Friday, May 18, 2012

More serious reflections on our cruise

Saturday, May 5
We were warned beforehand to buy a cruise from an American company, a Dutch company, a British company—anything but an Italian company. But we had a good rate on a ship leaving from an Italian port not far from where we were living, so we went with Costa Cruises. We signed up in January, paying only $527 per person for our five-day itinerary. Mandatory tips would add another $45 per person.

Looking inside Vesuvius, we saw a wiff of smoke coming out of this
little dome.
At about $115 per day per person, we found this to be an incredible bargain. If we were taking a round-trip ferry between each of the five destinations, we would pay almost that much just for transportation—and that wouldn’t include the cabin, complete meals, entertainment and the free spa service we received. We would give our experience a 5-star rating.

This is our first cruise ever, so we find it hard to make comparisons, but before the trip, we read some online reviews about Costa, and while the Italians generally gave high ratings, many of the reviews written in English were not as enthusiastic. Critics were mostly people who had taken cruises with other lines and found Costa lacking in customer service and organization, though they still praised the food in the restaurants. Some said the Italian passengers and crew members were standoffish or even rude.

We are in our final day of the cruise, and we have absolutely no complaints, although I can see why some would say it is a drawback to be a foreigner aboard a ship in which the majority of the passengers are Italian. One of the reasons people take cruises is to meet like-minded travelers. That is not likely to happen if one can’t speak the main language of the ship, so we can see why English-speaking passengers might be disappointed in this respect. Even though we speak enough Italian to get by, it is an effort for us to maintain a casual conversation with Italians. We met a nice Italian mother/daughter pair on our tour of Vesuvius, but other than that, our conversations with Italian speakers have been minimal.

A long-necked turtle. That not its name, but I forgot its actual name.
Another drawback is that the on-shore excursions offered by Costa are more limited for non-Italians. For example, of the 10 excursions available in Napoli, only two were offered with English-speaking guides. We went to Vesuvius anyway, even though the guides only spoke Italian. We just count that as part of our daily language lessons. We took only one other official Costa excursion, to the tortoise park in Corsica. Our bus had guides who spoke English and German, and we discovered a lot about the 130 different species of tortoises and turtles in the park. We learned that some rare turtles sell for 20,000 euro, that the oldest turtle was 255 years old, and that turtles were around in the age of dinosaurs. We even heard two of them barking.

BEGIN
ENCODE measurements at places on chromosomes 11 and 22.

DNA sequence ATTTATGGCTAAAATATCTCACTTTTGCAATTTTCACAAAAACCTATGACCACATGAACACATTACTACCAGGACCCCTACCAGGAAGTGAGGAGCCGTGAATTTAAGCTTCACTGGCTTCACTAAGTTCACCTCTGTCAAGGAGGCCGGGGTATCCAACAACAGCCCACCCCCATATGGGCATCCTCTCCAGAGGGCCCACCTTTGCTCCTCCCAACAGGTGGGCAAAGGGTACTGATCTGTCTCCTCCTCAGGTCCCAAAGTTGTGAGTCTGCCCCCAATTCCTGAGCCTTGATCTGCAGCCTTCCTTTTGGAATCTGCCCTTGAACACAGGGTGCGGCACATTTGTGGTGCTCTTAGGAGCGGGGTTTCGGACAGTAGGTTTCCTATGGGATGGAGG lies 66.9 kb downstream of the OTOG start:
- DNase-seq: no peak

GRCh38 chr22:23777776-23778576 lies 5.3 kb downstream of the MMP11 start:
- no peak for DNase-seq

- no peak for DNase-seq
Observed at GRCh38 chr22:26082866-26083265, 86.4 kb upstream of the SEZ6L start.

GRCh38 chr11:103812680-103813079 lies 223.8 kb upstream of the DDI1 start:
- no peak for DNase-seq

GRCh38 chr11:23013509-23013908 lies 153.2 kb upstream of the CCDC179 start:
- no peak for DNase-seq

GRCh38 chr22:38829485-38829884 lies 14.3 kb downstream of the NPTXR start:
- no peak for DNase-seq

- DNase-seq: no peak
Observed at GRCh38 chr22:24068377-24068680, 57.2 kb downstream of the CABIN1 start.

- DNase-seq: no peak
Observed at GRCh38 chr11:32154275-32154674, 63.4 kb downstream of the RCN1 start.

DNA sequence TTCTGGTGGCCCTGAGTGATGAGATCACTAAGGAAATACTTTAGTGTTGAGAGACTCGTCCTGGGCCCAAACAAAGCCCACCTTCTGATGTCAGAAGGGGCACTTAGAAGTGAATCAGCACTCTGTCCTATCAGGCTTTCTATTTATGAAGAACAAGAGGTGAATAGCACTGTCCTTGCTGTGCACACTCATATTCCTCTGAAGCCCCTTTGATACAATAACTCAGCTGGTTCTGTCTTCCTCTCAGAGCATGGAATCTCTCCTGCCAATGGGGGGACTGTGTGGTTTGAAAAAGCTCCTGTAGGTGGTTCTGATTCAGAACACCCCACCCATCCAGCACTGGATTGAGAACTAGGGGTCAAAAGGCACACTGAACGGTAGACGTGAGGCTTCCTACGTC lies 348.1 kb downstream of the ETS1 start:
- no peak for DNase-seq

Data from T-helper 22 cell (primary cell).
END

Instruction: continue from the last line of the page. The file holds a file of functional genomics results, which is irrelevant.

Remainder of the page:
So we peered into the smoking crater of Vesuvius, explored Malta with a taxi driving tour guide, hiked up the hill in Cagliari, Sardegna, to visit an archeological museum, and saw turtles and tortoises of every size and description in Corsica. But still my strongest impression of the cruise is that we were treated almost like royalty, especially in our nearly private restaurant.

Without paying any additional fee, we somehow were assigned a Samsara suite, which gave us free use of the spa, two free massages (or one massage and a facial for Lucy), a free body metabolism test and consultation, and use of the Samsara dining room. I would say that maybe only 10 other couples had Samsara privileges, so we sometimes had the whole dining room to ourselves, with three attendants waiting to put our napkins in our laps, make sure we had enough antipasto, refill our drinks or brush bread crumbs off the table (I’m not exaggerating). In any other restaurant, the four-course meals we received would have cost in excess of $60 each, I have no doubt. Of course, we had a window seat each time and could watch the cities, islands and other boats slip by.

We were lucky enough to sit right next to a very pleasant American couple, two of only four Americans we met the entire week. Orlando was actually born in Italy but added American to his citizenship about 30 years ago, and Joy is a mixture of Thai, Portuguese and American. We went with them in Malta and Cagliari, and I’d have to say we would have felt a little lonely if we hadn’t met them—one of the drawbacks of going on an Italian ship to mostly Italian ports.

Overall, I’d have to agree that Americans would be best served by going with a cruise line that caters to Americans, with all the tours in English and the majority of the passengers English-speaking. For us, though, it was a great opportunity to continue our study of the language and culture while being totally pampered for a bargain price. I wouldnt have minded if it lasted a couple more days.

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